‘Real-life Loch Ness Monster’ fossil discovered in Antarctica
You don’t have to go too far back in sailing lore to find mention of all manner of sea monsters waiting in the deep to prey upon those daring enough to brave the open ocean.
While most of these monsters are only found in the pages of fiction, the ocean has housed some of the most mysterious and giant marine animals ever to swim, walk, or crawl on Earth.
For proof, look no further than the elasmosaur, one of the largest Plesiosaurs of the Cretaceous period. The elasmosaur was a giant marine reptile with a long giraffe-like neck and four flippers that were quite at home in the chilly waters around the Antarctic.
In a remarkable discovery that took years of painstaking excavation, researchers have finally uncovered one of the largest and heaviest known elasmosaurs, first found on Seymour Island in 1989.
The discovery was initially made by William Zinsmeister from Purdue University who happened upon the fossil remains near the Antarctic Peninsula, but lacking funds he was unable to dig further.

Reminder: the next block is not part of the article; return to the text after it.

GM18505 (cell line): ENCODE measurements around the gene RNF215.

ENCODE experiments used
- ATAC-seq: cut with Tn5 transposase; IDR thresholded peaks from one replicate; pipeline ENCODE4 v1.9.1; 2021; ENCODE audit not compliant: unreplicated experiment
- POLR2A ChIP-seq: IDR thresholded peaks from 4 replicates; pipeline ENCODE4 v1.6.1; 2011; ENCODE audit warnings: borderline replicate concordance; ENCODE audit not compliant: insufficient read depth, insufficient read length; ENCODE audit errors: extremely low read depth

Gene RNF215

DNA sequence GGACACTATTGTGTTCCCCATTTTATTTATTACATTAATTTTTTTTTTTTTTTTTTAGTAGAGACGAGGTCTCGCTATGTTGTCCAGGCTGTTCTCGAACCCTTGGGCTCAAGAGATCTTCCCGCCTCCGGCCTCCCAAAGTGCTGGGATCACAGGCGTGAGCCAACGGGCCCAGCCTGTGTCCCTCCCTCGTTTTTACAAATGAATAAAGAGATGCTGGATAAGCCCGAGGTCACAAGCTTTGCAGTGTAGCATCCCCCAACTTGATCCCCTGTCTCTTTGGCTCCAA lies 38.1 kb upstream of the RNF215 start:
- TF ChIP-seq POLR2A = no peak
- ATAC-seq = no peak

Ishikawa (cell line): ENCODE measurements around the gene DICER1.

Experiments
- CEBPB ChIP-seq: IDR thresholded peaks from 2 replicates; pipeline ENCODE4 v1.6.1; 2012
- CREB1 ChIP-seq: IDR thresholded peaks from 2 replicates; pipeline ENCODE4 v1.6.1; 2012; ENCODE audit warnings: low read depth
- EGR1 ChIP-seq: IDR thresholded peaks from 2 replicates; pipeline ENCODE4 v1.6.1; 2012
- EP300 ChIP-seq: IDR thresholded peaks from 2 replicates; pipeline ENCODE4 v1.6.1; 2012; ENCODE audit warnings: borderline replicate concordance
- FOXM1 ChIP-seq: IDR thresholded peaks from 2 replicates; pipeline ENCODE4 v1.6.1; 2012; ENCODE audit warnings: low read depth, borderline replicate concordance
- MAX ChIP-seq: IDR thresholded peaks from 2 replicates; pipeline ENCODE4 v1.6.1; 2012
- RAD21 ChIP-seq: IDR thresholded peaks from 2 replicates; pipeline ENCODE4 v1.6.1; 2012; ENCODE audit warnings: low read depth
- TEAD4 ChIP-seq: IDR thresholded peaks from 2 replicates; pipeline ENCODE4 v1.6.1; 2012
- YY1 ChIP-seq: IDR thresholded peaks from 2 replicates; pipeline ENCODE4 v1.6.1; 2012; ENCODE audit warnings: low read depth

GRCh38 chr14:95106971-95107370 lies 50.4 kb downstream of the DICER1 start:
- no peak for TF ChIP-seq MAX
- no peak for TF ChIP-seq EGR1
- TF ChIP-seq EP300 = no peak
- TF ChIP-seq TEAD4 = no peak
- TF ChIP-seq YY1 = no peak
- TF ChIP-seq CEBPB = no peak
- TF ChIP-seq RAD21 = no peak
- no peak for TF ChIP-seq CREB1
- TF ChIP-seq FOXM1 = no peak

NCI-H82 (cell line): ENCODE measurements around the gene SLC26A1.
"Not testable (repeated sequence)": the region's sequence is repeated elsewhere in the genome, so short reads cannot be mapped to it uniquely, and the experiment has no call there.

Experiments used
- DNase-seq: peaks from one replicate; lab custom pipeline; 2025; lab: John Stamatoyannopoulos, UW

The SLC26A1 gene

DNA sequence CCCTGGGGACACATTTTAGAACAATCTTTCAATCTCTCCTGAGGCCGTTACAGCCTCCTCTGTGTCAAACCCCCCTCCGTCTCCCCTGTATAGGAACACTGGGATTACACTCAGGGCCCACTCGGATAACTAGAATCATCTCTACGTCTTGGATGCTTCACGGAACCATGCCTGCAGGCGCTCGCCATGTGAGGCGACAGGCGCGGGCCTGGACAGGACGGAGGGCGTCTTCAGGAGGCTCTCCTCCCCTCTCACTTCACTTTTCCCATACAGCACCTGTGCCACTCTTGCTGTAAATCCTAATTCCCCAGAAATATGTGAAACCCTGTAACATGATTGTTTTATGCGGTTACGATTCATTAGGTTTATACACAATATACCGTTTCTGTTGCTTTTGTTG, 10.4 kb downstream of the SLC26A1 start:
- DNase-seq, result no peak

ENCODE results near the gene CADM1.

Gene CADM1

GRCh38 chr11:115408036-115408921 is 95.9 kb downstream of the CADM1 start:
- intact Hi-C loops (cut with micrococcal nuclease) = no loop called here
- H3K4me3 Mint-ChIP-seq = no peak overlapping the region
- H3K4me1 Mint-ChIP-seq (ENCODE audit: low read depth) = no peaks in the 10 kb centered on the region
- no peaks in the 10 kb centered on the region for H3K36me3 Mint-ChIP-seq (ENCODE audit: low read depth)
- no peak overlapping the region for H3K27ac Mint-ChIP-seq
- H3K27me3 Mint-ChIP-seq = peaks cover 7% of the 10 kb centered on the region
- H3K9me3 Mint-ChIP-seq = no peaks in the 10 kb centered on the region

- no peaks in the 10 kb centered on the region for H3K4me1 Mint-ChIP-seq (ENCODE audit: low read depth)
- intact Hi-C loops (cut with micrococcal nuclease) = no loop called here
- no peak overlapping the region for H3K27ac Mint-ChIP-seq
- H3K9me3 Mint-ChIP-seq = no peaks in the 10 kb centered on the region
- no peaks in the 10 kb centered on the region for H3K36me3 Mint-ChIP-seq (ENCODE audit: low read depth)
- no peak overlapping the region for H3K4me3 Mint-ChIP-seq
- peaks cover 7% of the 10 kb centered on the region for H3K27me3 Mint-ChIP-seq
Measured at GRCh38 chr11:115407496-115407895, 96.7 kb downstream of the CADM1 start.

The Argentine Antarctic Institute took up the dig, but the harsh weather conditions and remote location made excavations challenging.
Researchers finally unearthed the elasmosaurid in its entirety in 2017, and it’s the most complete reptile fossil ever found in Antarctica, according to National Geographic.
“For years it was a mystery … we didn’t know if they were elasmosaurs or not,” José O’Gorman, a paleontologist with the National Scientific and Technical Research Council of Argentina told National Geographic. “They were some kind of weird plesiosaurs that nobody knew.”
Weighing a massive 15 tons during its lifetime, the specimen is the heaviest elasmosaur yet discovered, but researchers are most intrigued by the ancient reptile’s age.
The 70 million-year-old fossil dates back to the end of the Cretaceous period proving that elasmosaurs were thriving 30,000 years before the mass extinction of the dinosaurs.
The full discovery was detailed in the journal Cretaceous Research.
Main Image Credit: New Dinosaurs/Juan